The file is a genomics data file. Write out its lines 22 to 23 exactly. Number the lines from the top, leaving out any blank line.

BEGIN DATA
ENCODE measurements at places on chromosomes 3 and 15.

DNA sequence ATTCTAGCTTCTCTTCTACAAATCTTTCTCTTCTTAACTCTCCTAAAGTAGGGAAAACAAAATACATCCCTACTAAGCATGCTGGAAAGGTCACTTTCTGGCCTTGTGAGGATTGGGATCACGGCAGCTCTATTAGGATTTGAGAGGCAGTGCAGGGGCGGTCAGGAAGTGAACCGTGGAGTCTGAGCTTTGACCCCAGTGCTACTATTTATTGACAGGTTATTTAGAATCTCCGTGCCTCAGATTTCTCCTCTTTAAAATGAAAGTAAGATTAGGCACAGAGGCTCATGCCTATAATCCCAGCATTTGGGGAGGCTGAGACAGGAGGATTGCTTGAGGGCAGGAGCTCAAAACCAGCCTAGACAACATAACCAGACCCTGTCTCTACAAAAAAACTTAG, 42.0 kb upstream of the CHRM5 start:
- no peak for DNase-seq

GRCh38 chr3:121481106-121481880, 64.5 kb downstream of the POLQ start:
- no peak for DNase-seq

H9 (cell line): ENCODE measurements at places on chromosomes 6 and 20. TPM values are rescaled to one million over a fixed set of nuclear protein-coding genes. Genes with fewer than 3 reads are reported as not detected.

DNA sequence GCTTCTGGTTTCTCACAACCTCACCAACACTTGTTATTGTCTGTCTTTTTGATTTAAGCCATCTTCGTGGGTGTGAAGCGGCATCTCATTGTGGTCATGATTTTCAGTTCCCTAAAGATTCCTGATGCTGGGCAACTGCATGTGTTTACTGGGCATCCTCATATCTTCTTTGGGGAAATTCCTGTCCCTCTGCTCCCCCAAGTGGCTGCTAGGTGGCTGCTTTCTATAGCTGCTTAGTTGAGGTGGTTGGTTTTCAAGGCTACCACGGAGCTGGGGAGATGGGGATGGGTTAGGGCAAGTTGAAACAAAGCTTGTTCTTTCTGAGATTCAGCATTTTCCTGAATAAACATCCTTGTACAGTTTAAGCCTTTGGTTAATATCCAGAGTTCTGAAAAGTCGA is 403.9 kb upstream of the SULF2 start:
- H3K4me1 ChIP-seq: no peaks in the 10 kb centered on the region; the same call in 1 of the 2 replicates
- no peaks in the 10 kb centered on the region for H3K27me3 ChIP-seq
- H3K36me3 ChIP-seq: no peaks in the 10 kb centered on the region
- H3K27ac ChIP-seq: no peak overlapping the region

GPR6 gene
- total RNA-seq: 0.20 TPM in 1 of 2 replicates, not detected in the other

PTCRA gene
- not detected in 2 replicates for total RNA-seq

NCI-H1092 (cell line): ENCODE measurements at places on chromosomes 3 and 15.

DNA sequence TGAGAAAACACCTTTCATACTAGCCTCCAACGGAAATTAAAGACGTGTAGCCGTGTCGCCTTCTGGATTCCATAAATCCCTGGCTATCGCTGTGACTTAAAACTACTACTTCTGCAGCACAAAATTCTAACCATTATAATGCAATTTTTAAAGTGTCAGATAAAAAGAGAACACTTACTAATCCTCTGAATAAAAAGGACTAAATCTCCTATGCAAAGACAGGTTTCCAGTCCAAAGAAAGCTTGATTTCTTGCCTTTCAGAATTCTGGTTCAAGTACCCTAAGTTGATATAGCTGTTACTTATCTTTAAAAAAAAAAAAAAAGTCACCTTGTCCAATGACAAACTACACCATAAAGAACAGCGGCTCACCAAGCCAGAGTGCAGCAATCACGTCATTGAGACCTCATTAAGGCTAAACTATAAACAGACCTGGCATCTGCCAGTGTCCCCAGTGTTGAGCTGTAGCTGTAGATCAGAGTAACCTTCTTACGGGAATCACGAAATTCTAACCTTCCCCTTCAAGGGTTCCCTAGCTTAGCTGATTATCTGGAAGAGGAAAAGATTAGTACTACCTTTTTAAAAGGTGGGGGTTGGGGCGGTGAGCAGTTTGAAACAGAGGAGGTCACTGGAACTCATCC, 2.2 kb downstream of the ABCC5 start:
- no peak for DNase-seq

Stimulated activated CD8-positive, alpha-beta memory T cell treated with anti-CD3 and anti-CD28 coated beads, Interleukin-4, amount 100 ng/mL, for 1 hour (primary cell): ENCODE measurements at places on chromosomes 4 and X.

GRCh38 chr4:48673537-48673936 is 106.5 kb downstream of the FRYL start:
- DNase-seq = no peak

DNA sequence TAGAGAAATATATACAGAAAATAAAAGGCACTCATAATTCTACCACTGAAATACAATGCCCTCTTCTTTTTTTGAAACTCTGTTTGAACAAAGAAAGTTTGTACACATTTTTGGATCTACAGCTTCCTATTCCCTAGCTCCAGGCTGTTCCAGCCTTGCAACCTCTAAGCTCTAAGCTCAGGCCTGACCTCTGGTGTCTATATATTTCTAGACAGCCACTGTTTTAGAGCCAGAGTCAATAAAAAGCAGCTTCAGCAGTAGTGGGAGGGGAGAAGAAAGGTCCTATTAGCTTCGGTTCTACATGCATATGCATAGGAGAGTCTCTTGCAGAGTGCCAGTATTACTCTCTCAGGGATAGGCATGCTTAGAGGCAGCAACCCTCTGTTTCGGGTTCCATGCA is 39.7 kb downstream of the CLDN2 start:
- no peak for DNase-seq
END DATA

DNA sequence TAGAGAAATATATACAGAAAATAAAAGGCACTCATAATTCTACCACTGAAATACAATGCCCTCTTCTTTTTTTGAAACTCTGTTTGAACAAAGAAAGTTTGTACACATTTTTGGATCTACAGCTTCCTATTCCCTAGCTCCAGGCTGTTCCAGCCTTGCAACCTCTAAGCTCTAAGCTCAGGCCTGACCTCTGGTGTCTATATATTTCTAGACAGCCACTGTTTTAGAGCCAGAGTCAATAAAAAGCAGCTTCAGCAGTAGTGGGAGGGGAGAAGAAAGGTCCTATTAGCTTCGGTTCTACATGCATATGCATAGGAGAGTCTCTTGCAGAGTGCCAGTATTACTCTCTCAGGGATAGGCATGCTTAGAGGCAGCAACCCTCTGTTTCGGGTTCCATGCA is 39.7 kb downstream of the CLDN2 start:
- no peak for DNase-seq